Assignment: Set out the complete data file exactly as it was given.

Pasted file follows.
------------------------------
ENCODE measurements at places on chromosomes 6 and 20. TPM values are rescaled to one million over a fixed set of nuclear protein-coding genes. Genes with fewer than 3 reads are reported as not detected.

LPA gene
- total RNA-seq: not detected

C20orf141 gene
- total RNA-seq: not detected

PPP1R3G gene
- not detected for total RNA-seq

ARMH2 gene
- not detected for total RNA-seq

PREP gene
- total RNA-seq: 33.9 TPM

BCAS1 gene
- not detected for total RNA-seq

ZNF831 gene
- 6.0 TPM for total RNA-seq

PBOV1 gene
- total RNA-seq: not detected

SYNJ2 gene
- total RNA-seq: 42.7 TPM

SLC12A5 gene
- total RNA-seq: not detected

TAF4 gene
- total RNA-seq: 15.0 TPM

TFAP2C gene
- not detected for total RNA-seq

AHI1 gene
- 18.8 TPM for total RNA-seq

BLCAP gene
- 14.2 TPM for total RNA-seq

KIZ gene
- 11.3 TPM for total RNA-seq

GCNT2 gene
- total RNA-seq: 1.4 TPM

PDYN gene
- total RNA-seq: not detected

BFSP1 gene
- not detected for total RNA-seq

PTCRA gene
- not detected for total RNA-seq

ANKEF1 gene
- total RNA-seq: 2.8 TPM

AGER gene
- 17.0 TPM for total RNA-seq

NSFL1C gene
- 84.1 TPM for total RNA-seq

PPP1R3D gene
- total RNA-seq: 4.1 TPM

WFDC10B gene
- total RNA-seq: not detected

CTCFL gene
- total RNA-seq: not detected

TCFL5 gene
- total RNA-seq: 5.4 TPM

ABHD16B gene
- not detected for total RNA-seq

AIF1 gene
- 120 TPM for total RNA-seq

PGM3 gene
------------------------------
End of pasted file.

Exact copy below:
ENCODE measurements at places on chromosomes 6 and 20. TPM values are rescaled to one million over a fixed set of nuclear protein-coding genes. Genes with fewer than 3 reads are reported as not detected.

LPA gene
- total RNA-seq: not detected

C20orf141 gene
- total RNA-seq: not detected

PPP1R3G gene
- not detected for total RNA-seq

ARMH2 gene
- not detected for total RNA-seq

PREP gene
- total RNA-seq: 33.9 TPM

BCAS1 gene
- not detected for total RNA-seq

ZNF831 gene
- 6.0 TPM for total RNA-seq

PBOV1 gene
- total RNA-seq: not detected

SYNJ2 gene
- total RNA-seq: 42.7 TPM

SLC12A5 gene
- total RNA-seq: not detected

TAF4 gene
- total RNA-seq: 15.0 TPM

TFAP2C gene
- not detected for total RNA-seq

AHI1 gene
- 18.8 TPM for total RNA-seq

BLCAP gene
- 14.2 TPM for total RNA-seq

KIZ gene
- 11.3 TPM for total RNA-seq

GCNT2 gene
- total RNA-seq: 1.4 TPM

PDYN gene
- total RNA-seq: not detected

BFSP1 gene
- not detected for total RNA-seq

PTCRA gene
- not detected for total RNA-seq

ANKEF1 gene
- total RNA-seq: 2.8 TPM

AGER gene
- 17.0 TPM for total RNA-seq

NSFL1C gene
- 84.1 TPM for total RNA-seq

PPP1R3D gene
- total RNA-seq: 4.1 TPM

WFDC10B gene
- total RNA-seq: not detected

CTCFL gene
- total RNA-seq: not detected

TCFL5 gene
- total RNA-seq: 5.4 TPM

ABHD16B gene
- not detected for total RNA-seq

AIF1 gene
- 120 TPM for total RNA-seq

PGM3 gene